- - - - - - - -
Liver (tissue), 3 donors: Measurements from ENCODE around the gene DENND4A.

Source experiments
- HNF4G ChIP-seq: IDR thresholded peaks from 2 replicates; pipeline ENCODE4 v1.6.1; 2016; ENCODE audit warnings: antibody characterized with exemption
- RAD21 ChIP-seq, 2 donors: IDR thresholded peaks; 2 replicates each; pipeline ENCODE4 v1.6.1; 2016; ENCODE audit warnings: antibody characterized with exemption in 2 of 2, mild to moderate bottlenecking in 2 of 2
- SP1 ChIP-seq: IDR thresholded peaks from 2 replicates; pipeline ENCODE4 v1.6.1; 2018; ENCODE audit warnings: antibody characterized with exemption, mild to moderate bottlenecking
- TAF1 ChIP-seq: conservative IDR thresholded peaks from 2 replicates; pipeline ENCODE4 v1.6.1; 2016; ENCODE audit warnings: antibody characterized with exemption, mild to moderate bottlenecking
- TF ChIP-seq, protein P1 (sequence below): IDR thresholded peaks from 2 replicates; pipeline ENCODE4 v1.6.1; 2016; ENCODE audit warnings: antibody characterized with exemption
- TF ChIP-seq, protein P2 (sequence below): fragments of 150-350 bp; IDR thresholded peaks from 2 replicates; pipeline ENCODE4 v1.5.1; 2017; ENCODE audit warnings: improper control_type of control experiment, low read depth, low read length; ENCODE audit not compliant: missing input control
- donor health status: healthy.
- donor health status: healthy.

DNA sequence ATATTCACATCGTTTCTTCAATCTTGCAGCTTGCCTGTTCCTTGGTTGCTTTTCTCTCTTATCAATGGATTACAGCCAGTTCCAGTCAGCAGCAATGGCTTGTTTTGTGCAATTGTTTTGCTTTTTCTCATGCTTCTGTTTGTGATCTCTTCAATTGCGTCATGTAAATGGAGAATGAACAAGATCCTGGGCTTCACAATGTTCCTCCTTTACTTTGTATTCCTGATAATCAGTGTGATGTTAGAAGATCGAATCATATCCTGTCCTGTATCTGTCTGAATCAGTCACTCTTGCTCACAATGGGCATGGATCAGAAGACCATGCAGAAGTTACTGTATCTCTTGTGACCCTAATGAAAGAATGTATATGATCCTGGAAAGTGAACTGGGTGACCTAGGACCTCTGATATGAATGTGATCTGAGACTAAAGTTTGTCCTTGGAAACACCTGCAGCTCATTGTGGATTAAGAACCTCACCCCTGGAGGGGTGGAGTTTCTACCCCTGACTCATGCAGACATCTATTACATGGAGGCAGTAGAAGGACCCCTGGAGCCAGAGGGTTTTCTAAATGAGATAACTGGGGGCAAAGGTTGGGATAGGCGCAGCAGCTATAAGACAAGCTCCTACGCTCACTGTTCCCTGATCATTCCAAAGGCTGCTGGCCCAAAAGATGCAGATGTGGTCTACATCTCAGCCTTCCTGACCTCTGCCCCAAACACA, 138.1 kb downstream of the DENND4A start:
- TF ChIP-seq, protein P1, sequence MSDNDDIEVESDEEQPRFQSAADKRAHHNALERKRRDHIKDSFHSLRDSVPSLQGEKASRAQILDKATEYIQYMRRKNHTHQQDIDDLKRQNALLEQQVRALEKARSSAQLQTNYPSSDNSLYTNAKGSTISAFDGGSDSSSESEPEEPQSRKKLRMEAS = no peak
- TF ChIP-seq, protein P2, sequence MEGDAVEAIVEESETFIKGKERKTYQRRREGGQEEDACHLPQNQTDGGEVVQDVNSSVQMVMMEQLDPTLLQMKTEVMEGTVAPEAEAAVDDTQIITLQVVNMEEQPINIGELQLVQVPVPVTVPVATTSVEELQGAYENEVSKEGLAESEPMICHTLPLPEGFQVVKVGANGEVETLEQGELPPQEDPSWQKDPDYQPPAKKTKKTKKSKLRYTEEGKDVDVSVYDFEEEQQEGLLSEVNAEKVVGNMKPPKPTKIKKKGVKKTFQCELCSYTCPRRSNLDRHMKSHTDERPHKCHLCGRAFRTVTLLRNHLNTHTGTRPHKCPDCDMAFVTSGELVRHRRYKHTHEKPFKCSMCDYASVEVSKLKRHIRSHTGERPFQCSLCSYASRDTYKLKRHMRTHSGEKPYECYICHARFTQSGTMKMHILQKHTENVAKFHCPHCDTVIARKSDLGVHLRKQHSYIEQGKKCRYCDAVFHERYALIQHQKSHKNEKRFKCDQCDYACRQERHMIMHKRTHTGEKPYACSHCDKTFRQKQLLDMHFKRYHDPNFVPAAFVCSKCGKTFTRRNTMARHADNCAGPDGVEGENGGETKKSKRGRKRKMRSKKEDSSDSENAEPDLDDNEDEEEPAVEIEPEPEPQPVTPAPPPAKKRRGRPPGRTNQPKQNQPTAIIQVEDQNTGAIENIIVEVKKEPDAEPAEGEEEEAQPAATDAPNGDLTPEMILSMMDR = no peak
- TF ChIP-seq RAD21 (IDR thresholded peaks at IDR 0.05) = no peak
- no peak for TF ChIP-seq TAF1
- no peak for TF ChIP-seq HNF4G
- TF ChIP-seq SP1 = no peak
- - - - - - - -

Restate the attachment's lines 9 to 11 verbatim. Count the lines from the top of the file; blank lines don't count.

- donor health status: healthy.
- donor health status: healthy.

DNA sequence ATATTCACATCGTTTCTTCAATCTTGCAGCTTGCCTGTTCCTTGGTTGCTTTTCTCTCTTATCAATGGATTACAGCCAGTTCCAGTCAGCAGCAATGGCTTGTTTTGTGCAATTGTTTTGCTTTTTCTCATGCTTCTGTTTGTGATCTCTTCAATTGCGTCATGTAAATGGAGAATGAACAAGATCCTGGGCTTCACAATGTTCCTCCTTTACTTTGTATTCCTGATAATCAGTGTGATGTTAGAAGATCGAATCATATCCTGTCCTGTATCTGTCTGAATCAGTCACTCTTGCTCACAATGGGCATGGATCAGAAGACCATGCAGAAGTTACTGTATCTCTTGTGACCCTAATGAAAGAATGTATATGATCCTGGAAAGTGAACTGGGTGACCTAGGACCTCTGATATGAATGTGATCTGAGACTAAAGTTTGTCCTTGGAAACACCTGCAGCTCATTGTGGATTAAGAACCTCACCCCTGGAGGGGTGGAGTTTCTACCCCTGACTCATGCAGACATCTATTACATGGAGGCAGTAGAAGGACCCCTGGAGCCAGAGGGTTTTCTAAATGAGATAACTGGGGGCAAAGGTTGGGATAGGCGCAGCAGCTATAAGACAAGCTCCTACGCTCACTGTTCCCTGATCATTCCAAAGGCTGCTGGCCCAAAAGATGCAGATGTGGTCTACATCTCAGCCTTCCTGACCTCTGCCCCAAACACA, 138.1 kb downstream of the DENND4A start: